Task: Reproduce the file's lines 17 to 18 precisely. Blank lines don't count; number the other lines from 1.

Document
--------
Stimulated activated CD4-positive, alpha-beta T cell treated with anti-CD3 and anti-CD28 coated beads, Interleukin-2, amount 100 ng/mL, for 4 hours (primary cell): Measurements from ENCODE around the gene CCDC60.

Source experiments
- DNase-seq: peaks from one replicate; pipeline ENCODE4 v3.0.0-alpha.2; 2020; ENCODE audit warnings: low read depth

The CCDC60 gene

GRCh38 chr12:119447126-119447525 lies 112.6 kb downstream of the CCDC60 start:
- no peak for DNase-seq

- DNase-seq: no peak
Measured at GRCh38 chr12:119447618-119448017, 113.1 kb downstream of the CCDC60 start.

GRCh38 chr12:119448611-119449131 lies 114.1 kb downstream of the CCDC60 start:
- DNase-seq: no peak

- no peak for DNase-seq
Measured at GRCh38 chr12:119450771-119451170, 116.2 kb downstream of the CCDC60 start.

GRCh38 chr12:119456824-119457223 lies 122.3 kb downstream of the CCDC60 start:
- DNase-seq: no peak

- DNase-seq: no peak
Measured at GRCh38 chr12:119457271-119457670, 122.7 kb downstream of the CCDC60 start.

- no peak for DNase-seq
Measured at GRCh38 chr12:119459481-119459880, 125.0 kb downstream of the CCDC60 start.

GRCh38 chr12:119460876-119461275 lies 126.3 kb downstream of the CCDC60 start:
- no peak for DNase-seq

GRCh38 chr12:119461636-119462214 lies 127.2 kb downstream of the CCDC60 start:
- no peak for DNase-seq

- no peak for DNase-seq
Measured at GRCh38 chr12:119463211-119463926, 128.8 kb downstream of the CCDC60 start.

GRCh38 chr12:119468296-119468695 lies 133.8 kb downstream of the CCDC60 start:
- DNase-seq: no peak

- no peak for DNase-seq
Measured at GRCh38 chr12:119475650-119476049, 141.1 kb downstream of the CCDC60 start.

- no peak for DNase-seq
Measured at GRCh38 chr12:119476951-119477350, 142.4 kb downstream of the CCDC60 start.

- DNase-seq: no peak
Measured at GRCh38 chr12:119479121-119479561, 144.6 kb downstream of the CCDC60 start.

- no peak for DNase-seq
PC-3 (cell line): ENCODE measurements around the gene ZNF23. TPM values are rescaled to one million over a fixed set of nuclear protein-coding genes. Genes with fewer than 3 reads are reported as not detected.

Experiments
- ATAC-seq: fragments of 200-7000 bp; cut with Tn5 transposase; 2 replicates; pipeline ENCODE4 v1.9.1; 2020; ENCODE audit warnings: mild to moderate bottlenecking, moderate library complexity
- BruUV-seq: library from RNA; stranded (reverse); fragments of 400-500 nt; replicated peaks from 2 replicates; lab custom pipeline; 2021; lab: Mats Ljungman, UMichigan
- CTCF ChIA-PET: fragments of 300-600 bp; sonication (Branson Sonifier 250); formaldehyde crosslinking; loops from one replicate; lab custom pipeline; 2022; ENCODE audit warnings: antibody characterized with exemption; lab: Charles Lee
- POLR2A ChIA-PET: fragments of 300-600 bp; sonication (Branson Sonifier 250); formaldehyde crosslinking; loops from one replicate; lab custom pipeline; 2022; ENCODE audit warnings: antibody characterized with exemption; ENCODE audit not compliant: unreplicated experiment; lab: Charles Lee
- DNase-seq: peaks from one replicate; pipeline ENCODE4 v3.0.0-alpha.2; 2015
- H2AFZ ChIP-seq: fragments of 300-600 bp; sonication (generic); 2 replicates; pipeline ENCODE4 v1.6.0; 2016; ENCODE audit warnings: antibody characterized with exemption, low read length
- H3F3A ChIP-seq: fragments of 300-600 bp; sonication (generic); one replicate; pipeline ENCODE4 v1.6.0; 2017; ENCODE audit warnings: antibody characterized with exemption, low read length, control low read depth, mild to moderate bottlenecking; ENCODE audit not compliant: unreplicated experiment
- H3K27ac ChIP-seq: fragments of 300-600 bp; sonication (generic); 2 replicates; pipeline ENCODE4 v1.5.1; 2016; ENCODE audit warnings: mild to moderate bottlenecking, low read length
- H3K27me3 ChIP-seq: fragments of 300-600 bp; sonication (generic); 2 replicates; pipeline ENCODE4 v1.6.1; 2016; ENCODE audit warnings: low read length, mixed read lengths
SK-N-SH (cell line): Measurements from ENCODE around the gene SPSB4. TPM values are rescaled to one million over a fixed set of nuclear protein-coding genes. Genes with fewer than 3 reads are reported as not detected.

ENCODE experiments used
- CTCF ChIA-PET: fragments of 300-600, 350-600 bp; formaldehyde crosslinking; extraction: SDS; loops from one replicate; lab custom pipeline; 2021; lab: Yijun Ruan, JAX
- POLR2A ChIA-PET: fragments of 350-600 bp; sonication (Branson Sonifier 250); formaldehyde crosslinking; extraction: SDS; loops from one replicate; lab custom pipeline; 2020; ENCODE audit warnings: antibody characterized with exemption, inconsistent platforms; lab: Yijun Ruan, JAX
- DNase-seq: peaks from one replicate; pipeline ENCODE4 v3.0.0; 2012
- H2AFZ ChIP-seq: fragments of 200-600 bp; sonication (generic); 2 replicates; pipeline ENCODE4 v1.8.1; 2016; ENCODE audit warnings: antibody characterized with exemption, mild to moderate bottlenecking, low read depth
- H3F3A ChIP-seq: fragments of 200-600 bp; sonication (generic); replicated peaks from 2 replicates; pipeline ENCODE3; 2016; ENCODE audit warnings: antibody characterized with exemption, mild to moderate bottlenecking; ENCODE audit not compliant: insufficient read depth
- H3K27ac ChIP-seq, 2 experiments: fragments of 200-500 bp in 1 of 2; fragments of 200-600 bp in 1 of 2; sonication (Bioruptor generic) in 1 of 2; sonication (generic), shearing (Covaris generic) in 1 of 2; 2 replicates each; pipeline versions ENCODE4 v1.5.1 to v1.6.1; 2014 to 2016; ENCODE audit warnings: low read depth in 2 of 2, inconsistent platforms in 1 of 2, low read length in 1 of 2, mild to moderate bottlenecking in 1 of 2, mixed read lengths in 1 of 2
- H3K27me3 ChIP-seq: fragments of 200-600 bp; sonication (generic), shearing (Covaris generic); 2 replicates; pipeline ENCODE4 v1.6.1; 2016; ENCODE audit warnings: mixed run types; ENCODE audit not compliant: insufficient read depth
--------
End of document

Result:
- no peak for DNase-seq
Measured at GRCh38 chr12:119459481-119459880, 125.0 kb downstream of the CCDC60 start.